Friday, October 3, 2008
The Ladder of Divine Ascent by St. John Klimakos - Step 18
Icon courtesy of www.eikonografos.com used with permission.
I think this is a very poignant passage from the St. John Klimakos (of the Ladder), maybe because it applies to me. It seems to be a form of hypocrisy, but I think his description is so eloquent and so perceptive that it can bring self-realization and compunction to many. Note: the translation used is from the Holy Transfiguration Monastery edition of the Ladder of Divine Ascent.
From Step 18, or "On insensibility, that is, deadening of the soul and the death of the mind before the death of the body"
"He who has lost sensibility is a witless philosopher, a self-condemned commentator, a self-contradictory windbag, a blind man who teaches others to see. He talks about healing a wound, and does not stop irritating it. He complains of sickness, and does not stop eating what is harmful. He prays against it, and immediately goes and does it. And when he has done it, he is angry with himself; and the wretched man is not ashamed of his own words. 'I am doing wrong,' he cries, and eagerly continues to do so. His mouth prays against his passion, and his body struggles for it. He philosophizes about death, but he behaves as if he were immortal. He groans over the separation of soul and body, but drowses along as if he were eternal. He talks of temperance and self-control, but he lives for gluttony. He reads about vainglory, and is vainglorious while actually reading it. He repeats what he has learnt about vigil, and drops asleep on the spot. He praises prayer, but runs from it as from the plague. He blesses obedience, but he is the first to disobey. He praises detachment, but he is not ashamed to be spiteful and to fight for a rag. When angered he become bitter, and he is angered again at his bitterness; and he does not feel that, after one defeat, he is suffering another. Having overeaten he repents, and a little later again gives way. He blesses silence, and praises it with a spate of words. He teaches meekness, and during the actual teaching frequently gets angry. Having woken from passion he sighs, and shaking his head, he again yields to passion. He condemns laughter, and lectures on mourning with a smile on his face. Before others he blames himself for being vainglorious, and in blaming himself is only angling for glory for himself. He looks people in the face with passion, and talks about chastity. While frequenting the world, he praises those who live in stillness without realizing that he shames himself. He extols almsgivers, and reviles beggars. All the time he is his own accuser, and he does not want to come to his senses--I will not say cannot."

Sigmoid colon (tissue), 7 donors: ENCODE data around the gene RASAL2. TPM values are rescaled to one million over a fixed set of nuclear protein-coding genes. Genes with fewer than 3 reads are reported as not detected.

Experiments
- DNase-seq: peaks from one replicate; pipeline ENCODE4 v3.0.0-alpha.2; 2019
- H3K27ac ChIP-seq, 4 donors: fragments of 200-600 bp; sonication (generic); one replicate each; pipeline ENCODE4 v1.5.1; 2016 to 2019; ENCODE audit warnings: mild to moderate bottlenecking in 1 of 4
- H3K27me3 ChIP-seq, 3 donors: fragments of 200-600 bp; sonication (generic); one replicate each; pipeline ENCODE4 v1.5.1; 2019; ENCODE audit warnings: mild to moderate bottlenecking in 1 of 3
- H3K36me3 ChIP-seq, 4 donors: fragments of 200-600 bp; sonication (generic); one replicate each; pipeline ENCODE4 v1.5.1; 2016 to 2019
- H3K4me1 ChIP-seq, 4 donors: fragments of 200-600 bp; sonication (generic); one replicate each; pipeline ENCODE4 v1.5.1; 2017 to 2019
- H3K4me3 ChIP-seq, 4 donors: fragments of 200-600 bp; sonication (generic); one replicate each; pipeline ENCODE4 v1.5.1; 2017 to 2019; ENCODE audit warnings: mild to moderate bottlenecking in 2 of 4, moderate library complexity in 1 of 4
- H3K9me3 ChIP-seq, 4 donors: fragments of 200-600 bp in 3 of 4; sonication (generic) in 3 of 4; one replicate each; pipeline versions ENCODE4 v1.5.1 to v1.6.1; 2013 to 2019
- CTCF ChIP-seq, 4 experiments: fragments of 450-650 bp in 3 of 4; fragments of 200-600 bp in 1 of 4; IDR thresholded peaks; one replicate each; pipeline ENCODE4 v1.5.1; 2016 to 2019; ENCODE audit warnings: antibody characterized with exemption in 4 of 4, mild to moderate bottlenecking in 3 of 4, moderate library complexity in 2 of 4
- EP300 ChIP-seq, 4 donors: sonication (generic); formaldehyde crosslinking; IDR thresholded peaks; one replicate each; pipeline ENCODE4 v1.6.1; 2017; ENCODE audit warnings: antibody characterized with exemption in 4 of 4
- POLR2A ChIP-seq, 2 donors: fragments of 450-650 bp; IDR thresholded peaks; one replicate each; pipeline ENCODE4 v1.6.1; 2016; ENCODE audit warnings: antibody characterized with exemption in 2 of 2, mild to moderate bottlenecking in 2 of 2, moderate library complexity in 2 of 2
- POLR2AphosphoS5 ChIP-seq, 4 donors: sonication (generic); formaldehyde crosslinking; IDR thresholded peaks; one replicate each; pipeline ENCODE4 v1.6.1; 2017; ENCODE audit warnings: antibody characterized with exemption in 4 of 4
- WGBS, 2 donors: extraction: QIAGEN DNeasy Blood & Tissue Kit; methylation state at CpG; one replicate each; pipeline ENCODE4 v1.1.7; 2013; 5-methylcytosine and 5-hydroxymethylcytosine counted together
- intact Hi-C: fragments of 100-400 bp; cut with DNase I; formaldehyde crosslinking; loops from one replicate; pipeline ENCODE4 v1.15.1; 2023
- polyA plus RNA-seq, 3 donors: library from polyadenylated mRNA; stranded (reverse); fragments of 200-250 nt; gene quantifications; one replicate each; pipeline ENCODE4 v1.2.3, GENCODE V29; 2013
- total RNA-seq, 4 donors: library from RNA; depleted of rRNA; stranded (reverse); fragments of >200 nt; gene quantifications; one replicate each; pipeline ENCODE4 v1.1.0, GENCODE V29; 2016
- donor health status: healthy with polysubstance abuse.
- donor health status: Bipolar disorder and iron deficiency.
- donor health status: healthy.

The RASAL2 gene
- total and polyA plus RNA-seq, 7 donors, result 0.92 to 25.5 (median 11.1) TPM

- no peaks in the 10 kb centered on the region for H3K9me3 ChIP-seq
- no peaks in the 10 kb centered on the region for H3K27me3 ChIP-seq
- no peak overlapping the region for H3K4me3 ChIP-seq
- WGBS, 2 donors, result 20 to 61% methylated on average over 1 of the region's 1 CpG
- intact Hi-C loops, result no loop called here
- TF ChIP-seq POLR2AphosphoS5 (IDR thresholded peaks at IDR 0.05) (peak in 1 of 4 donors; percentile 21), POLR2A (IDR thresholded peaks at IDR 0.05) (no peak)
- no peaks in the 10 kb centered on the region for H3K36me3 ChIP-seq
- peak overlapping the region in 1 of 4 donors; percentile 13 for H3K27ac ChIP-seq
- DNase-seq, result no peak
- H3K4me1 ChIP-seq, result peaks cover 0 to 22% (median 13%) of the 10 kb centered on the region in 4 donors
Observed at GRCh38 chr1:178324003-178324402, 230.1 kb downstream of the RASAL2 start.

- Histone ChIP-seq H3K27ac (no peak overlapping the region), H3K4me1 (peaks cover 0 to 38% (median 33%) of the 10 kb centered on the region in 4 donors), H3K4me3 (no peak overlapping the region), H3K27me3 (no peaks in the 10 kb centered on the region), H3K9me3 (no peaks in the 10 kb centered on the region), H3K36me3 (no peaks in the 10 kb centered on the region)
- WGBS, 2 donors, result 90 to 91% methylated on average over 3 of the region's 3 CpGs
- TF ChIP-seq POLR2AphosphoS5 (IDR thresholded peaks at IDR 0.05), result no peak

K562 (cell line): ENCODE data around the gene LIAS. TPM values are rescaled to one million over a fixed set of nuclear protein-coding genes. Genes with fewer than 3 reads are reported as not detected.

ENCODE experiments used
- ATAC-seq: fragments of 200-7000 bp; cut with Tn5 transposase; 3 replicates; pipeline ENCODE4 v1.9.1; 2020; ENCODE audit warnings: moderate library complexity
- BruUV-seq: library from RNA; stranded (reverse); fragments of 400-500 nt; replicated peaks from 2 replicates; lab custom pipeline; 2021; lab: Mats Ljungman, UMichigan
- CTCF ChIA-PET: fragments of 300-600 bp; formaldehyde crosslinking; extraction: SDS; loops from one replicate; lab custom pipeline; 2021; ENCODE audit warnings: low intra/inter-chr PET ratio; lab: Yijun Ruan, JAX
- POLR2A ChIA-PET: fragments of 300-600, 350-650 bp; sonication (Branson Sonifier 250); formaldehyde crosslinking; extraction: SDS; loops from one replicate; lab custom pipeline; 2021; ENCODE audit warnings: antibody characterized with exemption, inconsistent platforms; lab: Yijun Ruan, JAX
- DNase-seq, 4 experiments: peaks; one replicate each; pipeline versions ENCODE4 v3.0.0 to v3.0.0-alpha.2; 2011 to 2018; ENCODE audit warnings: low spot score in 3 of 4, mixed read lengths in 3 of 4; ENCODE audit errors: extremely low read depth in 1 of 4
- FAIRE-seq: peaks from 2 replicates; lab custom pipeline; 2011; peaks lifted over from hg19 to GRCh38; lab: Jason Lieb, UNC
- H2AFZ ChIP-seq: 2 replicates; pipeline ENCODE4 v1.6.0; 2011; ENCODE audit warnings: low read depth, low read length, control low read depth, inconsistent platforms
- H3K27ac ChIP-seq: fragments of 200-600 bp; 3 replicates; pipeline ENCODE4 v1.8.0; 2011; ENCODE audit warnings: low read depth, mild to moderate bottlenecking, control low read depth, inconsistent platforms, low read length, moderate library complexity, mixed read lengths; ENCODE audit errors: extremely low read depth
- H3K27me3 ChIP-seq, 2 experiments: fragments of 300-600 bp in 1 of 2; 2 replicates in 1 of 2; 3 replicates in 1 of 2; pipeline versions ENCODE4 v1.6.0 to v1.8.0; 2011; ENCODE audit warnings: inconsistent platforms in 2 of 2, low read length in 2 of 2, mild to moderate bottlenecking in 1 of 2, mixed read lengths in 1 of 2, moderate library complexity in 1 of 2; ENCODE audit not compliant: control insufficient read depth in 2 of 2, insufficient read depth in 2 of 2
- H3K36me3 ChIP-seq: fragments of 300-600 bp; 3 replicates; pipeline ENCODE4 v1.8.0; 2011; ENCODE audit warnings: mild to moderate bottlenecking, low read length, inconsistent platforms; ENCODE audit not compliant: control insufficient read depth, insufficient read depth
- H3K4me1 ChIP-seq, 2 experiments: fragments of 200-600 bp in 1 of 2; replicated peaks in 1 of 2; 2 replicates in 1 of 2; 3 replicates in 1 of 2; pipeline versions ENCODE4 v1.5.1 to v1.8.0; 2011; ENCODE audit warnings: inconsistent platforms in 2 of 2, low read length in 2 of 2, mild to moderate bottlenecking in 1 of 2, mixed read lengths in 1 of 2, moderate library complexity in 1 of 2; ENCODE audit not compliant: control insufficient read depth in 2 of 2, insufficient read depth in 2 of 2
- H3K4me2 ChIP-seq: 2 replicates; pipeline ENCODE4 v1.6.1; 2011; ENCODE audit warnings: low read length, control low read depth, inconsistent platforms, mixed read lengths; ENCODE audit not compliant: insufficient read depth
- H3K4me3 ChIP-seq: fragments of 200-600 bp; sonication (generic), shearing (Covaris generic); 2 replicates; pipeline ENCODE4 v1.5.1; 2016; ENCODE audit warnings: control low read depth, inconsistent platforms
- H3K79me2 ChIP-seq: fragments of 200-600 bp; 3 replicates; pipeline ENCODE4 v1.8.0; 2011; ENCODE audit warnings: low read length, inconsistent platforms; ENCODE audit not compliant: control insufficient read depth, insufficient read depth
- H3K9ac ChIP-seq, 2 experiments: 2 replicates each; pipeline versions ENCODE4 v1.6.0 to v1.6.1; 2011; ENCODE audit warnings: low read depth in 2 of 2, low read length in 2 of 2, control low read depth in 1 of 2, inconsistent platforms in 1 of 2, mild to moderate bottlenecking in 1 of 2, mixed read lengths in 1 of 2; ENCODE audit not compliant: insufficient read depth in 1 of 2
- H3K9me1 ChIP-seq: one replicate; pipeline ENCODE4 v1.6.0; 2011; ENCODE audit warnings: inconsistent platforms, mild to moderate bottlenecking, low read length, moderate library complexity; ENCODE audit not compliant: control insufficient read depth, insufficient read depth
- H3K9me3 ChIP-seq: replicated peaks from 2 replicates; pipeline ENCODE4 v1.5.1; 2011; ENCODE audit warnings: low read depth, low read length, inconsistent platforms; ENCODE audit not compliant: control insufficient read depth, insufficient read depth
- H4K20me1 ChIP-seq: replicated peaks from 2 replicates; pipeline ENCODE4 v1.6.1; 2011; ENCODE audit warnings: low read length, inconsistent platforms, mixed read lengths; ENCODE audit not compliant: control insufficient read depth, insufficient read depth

May Christ save us from this state! Amen!